Looking for a free program to customize or edit the right-click context menu for the desktop or File Explorer in Windows? I think one of the main reasons people use Windows instead of Mac is that right-clicking on something in Windows is more natural. So why not overload the context menu to make it even more useful than it is now?
In this article, I’ll cover a couple of really useful right-click context menu editors that I use all the time. These advanced menu options can help you navigate Windows faster and perform file operations more easily.
File List Tools
FileMenu Tools is a great little application that makes it very easy to add a bunch of extra options to the context menu. You can add built-in utilities to the context menu that perform specific operations on files and folders. Basically, it just adds one item to the main right-click menu, and that one item can then be customized to have as many or fewer pre-configured options as you choose.
Here are a couple of other things you can do with the FileMenu tools that make your explorer more efficient:
- The ability to add custom commands to the context menu that allows you to launch external applications, copy / move to a specific folder or delete files for a specific file type, etc.
- Ability to customize the Send submenu option in File Explorer.
- Ability to enable / disable commands in the context menu that were added by other applications.
I really like FileMenu Tools because it allows you to do some pretty complex tasks that would be very tedious without it! Here are some of the options you can add to the context menu:
Synchronize folders – Synchronizes two folders. You can customize the type of sync (unidirectional, bidirectional, etc.) and the types of files you want to sync.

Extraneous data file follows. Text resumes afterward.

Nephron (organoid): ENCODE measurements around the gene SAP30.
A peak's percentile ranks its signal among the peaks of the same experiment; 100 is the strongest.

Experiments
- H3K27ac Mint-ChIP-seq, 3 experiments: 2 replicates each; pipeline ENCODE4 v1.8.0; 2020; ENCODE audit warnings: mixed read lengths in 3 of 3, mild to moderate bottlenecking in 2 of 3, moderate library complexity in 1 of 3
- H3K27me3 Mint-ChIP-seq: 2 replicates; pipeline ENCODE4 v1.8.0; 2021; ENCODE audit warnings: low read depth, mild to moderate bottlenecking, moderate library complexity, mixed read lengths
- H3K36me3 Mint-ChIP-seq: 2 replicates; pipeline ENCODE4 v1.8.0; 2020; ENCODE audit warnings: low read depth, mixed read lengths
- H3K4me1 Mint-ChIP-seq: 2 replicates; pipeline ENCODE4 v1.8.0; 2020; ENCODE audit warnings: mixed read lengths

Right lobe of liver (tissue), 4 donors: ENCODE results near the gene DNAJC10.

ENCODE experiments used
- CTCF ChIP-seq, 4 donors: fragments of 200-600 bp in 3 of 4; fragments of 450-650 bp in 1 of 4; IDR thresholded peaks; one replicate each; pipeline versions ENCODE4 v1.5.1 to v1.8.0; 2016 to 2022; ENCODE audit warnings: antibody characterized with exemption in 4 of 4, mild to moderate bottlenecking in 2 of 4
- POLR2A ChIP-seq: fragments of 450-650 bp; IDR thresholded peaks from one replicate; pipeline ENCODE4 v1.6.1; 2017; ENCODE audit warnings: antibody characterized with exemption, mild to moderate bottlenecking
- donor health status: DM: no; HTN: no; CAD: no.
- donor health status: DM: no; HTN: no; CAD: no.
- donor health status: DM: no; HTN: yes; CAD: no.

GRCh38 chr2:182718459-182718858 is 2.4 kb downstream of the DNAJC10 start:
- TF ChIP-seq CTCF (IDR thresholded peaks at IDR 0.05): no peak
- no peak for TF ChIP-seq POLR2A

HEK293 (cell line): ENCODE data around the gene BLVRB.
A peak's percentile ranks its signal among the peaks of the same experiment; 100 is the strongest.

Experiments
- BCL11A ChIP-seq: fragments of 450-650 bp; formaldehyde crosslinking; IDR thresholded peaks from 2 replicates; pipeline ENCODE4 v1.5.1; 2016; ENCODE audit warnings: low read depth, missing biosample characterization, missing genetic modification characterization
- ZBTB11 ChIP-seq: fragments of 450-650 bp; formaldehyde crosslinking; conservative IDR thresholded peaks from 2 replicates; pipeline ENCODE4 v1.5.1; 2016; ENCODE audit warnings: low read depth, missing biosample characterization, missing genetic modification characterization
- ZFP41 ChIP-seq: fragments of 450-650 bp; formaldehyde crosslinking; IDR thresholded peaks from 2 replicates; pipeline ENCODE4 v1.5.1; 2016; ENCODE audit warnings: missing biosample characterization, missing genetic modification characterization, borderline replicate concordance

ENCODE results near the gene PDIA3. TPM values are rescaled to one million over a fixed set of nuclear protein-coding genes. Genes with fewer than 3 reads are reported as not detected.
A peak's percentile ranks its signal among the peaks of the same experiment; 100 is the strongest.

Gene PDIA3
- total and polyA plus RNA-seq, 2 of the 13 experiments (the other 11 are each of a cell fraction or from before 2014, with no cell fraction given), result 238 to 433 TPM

Advanced Delete – Need to delete all PDF files on your computer immediately? This item removes recursively defined file types from a folder. File types are specified using wildcards, for example: * .txt, * .t ?? etc.
Split and merge file – splits the selected file into different parts and then reconnects the parts that were previously split. If you are looking for a file separator, you can get one and many other features with this program! If you just want a file separator, you can check a post I wrote a while ago.
Copy Name – I like this utility because it copies the name of all selected items to the clipboard. So if you want to list all the files in a folder into a text file, you can simply select them, right-click and choose Copy Name.
Change time – changes the creation time, last access time, and last write time of the selected items. If a folder is selected, you can recursively change the time for all files and folders under it.
Folder size – displays the size of folders. With this utility, you can quickly find out how large a folder is.
Shred Files – Allows you to precisely shred selected files so that they cannot be recovered using advanced recovery tools.
If you don’t need all this. parameters in the context menu invoked by the right mouse button, you can simply deselect them in the program interface. It’s best to experiment with each one first and see if you actually use them or not. I only have about 5 out of the 30 or 40 options they include, but I use those 5 quite often. In addition, you can customize the Send menu and add / remove commands from other applications using other tabs as shown below.
Overall, this is a great free app with tons of features. If you are looking for a way to customize the context menu in File Explorer, then this is the perfect tool for that purpose! Basically, it bundles many small applications into one integrated, versatile utility!
The File menu tools are great, but they still don’t let you add items directly to the context menu. Instead, it creates its own main menu item and then adds all the other options to the submenu. This isn’t necessarily a bad thing, because I’ve seen that right-clicking never has performance issues. Programs that add directly to the context menu can sometimes slow things down a lot, especially if you add a bunch of new menu items.